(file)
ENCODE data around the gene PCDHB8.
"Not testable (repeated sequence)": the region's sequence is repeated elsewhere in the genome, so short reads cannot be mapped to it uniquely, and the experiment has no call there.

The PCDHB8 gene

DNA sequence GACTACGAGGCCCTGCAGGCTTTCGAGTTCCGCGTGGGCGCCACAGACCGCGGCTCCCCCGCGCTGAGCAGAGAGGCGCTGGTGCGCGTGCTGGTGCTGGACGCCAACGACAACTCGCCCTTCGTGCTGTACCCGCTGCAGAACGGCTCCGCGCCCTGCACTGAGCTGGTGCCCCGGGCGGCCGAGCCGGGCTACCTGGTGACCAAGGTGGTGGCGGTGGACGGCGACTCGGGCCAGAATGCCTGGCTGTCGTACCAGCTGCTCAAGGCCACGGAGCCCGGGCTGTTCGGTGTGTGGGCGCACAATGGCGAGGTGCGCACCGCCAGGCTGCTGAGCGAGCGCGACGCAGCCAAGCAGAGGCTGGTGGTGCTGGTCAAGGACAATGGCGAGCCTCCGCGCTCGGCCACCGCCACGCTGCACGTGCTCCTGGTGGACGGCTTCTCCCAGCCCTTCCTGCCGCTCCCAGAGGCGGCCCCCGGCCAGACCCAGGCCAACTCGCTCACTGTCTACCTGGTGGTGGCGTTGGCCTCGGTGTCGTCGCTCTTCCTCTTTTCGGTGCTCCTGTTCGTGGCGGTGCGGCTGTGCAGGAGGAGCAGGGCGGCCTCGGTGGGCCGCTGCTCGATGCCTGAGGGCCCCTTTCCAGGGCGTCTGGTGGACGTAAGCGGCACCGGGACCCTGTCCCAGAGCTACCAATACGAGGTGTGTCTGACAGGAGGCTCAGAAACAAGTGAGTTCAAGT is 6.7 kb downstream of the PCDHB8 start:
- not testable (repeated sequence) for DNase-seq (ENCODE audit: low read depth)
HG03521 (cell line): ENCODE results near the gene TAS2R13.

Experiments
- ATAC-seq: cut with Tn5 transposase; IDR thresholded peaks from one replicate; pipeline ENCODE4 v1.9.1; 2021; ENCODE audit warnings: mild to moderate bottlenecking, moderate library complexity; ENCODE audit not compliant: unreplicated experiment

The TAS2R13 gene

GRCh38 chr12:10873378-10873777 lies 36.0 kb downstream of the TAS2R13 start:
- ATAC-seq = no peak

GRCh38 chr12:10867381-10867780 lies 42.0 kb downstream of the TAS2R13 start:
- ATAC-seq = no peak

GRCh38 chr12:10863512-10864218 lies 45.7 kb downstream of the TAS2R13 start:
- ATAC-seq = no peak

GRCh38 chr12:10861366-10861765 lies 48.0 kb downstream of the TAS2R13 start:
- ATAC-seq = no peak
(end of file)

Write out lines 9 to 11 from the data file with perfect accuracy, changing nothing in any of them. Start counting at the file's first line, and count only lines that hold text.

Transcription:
The TAS2R13 gene

GRCh38 chr12:10873378-10873777 lies 36.0 kb downstream of the TAS2R13 start:
- ATAC-seq = no peak